Federal agents raided Gibson Guitars‘ Nashville factory yesterday, seizing wood, guitars, computers and files. Sources told the Nashville Post that Gibson is suspected of violating the Lacey Act by helping to illegally import Madagascar rosewood into the U.S. via Germany.
Clearcut logging has destroyed thousands of acres of lemur habitat unique to the island, threatening the animal with extinction. Scott Paul, director of Greenpeace’s forest campaign, defended the company’s record to The Tennessean, saying, “Historically, Gibson has shown an awful lot of leadership; they are one of the manufacturers far ahead of the field.” The raid, he says, “proves that even if you’re very serious about buying only certified, well-managed supplies, it’s still possible to get caught up….There are a lot of middle men between the guitar manufacturer and the company that is logging the ground [and] a lot of people who are not that honest in the timber business worldwide.”
Madagascar, an island off the east coast of Africa, is home to 47 types of rosewood and a uniquely diverse blend of plants and animals found nowhere else in the world. This includes 88 species of lemur, an animal the Malagasy people have traditionally regarded as sacred. Rosewood sells for $5,000 per cubic meter. Despite strong opposition from environmental groups, the new president of the financially strapped nation, Andry Rajoelina, issued an executive order in September legalizing the export of rosewood and ebony.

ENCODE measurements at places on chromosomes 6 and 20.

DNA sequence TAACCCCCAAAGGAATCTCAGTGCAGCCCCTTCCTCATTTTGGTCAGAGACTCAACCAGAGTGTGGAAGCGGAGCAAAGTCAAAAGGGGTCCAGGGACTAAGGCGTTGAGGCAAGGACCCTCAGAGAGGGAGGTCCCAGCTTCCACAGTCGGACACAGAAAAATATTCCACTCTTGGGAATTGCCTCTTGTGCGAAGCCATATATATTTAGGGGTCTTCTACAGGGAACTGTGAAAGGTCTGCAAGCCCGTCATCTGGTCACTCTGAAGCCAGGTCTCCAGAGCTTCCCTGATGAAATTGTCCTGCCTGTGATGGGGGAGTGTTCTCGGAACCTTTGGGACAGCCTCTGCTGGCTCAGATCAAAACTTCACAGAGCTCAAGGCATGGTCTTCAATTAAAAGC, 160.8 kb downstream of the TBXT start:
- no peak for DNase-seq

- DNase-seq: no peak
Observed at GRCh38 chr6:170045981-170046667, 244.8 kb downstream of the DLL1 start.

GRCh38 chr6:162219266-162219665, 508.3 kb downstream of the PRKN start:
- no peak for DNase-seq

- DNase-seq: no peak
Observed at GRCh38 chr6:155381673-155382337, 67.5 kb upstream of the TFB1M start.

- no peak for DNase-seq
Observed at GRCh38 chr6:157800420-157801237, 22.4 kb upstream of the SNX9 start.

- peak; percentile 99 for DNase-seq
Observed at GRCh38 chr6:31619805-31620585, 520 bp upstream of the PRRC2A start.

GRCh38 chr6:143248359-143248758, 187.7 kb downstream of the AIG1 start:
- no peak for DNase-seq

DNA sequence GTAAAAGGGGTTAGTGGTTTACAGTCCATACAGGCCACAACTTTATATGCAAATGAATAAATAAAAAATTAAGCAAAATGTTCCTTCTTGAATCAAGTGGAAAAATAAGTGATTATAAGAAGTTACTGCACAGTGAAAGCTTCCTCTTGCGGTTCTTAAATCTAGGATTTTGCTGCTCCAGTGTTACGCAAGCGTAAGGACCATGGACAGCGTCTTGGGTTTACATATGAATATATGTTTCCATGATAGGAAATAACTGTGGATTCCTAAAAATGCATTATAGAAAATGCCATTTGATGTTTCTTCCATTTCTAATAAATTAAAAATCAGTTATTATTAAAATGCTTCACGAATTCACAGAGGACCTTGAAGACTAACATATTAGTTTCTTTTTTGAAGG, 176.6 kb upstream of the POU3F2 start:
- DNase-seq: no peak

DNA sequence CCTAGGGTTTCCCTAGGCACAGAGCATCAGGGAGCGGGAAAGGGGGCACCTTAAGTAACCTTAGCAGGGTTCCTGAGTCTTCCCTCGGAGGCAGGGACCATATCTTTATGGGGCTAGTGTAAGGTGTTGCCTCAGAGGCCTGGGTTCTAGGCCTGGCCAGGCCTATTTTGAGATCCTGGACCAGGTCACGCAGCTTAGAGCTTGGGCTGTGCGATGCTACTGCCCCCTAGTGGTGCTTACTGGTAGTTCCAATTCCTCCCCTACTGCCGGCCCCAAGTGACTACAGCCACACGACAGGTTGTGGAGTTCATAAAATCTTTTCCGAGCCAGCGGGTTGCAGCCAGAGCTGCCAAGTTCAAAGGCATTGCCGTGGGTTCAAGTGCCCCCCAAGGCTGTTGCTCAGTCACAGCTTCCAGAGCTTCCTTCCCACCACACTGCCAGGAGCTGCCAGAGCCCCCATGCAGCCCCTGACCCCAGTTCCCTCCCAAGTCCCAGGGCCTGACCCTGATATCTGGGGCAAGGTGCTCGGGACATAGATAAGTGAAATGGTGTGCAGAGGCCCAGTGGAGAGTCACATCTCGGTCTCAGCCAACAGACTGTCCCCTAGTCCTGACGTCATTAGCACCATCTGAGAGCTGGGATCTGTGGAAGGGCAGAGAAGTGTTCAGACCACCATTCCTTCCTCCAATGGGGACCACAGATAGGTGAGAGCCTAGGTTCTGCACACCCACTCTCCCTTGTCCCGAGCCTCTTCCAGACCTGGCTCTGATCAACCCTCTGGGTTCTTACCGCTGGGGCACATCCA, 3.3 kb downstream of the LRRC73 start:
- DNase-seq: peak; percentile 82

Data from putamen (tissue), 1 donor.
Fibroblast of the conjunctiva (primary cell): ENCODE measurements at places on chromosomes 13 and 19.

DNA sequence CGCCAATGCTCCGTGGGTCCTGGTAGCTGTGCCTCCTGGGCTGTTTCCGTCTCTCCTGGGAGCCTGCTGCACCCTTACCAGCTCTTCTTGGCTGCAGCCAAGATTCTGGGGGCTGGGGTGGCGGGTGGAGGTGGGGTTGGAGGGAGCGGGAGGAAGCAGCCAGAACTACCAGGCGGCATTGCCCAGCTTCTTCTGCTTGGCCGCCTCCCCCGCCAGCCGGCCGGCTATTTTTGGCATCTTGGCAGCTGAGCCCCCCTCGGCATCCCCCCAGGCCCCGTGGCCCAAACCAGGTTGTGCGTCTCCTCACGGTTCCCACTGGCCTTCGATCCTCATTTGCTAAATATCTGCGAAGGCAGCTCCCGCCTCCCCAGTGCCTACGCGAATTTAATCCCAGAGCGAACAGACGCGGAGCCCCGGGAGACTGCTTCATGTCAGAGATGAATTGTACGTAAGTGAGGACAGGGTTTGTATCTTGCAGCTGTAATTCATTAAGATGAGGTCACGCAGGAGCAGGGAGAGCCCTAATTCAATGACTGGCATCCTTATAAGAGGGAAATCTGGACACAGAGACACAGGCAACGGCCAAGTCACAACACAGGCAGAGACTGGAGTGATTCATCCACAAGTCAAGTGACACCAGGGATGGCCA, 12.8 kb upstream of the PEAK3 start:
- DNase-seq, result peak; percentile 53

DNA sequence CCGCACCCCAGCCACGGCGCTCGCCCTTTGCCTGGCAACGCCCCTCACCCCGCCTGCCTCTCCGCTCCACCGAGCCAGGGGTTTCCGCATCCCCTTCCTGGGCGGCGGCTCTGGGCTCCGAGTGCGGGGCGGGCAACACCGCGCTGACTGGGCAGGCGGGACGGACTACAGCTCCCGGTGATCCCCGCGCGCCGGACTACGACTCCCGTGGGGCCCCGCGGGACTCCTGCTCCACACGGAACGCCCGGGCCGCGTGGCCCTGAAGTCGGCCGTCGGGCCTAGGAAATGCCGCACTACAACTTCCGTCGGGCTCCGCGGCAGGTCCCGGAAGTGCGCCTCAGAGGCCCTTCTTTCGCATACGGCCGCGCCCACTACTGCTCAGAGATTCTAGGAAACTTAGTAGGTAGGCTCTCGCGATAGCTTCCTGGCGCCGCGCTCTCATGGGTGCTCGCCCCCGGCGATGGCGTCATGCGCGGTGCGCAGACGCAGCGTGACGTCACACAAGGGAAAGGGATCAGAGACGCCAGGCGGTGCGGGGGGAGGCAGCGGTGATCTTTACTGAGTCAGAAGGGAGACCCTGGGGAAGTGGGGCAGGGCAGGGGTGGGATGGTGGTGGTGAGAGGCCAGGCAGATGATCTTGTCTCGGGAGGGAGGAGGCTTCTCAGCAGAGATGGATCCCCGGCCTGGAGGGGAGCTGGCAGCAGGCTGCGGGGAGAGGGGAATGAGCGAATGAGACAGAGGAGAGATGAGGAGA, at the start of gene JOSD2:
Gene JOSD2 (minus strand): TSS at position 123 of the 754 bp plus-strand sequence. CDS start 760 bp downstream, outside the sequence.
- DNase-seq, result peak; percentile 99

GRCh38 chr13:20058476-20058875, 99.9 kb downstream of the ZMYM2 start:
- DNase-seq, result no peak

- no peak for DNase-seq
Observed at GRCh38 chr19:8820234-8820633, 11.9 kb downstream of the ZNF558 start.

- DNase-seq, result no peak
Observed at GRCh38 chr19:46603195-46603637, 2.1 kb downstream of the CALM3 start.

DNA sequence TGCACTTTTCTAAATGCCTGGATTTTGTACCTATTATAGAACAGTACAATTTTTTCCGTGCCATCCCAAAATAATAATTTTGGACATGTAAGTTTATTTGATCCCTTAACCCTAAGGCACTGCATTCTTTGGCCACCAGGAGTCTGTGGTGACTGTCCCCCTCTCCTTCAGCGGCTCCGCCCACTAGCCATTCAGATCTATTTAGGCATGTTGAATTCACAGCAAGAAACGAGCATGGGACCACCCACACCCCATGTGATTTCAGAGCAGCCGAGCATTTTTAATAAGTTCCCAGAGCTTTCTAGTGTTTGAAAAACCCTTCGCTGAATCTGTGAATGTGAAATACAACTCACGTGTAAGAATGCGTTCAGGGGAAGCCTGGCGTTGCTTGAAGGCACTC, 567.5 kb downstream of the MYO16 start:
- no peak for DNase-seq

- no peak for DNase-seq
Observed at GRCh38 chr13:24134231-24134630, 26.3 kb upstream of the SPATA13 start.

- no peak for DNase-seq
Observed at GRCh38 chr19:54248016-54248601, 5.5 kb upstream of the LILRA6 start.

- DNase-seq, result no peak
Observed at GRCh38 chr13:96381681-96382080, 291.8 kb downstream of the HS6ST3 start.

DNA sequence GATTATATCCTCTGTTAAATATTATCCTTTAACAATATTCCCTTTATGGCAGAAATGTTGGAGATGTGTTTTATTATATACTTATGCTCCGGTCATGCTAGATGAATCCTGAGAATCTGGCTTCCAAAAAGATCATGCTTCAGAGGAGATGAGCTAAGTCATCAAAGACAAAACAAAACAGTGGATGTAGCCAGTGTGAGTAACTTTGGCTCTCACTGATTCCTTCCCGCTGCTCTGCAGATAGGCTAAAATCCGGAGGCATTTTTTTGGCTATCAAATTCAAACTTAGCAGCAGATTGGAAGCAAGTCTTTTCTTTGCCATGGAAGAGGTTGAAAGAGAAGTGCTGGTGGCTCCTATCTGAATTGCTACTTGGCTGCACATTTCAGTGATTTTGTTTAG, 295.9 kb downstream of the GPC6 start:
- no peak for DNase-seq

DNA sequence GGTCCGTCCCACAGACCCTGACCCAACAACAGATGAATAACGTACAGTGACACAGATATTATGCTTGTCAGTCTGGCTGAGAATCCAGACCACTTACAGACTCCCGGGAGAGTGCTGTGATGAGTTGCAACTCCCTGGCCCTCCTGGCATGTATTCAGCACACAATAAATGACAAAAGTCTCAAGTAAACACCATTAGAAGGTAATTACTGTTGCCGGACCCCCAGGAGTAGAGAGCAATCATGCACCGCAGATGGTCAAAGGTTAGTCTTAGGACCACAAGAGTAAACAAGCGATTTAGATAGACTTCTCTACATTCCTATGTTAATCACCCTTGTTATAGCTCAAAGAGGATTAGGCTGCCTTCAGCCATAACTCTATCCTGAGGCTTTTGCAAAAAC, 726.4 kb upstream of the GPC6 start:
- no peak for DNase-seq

Activists and music journalists say the Gibson raid was surprising because the company’s CEO, Henry Juszkiewicz, has taken a lead role in urging instrument manufacturers to use only sustainable wood products. Guitar International
publisher Rick Landers told HeadCount, “Depletion of critical rainforests is of paramount concern to everyone I’ve spoken with in the guitar industry. This investigation is of interest to us all, and improving processes to ensure there are no weaknesses in Gibson’s or any other builder’s environmental compliance is necessary. Juszkiewicz is a board member of the Rainforest Alliance, so I’m sure he’ll get to the bottom of this and work with investigators in a very transparent way to quickly fix any problems, if any are discovered.”
Gibson issued this statement:
Gibson Guitars is fully cooperating with agents of the United States Fish & Wildlife Service as it pertains to an issue with harvested wood. Gibson is a chain of custody certified buyer who purchases wood from legal suppliers who are to follow all standards. Gibson Guitar Chairman and CEO sits on the board of the Rainforest Alliance and takes the issue of certification very seriously. The company will continue to cooperate fully and assist our federal government with all inquiries and information.
Debra is the singer/guitarist for Devi.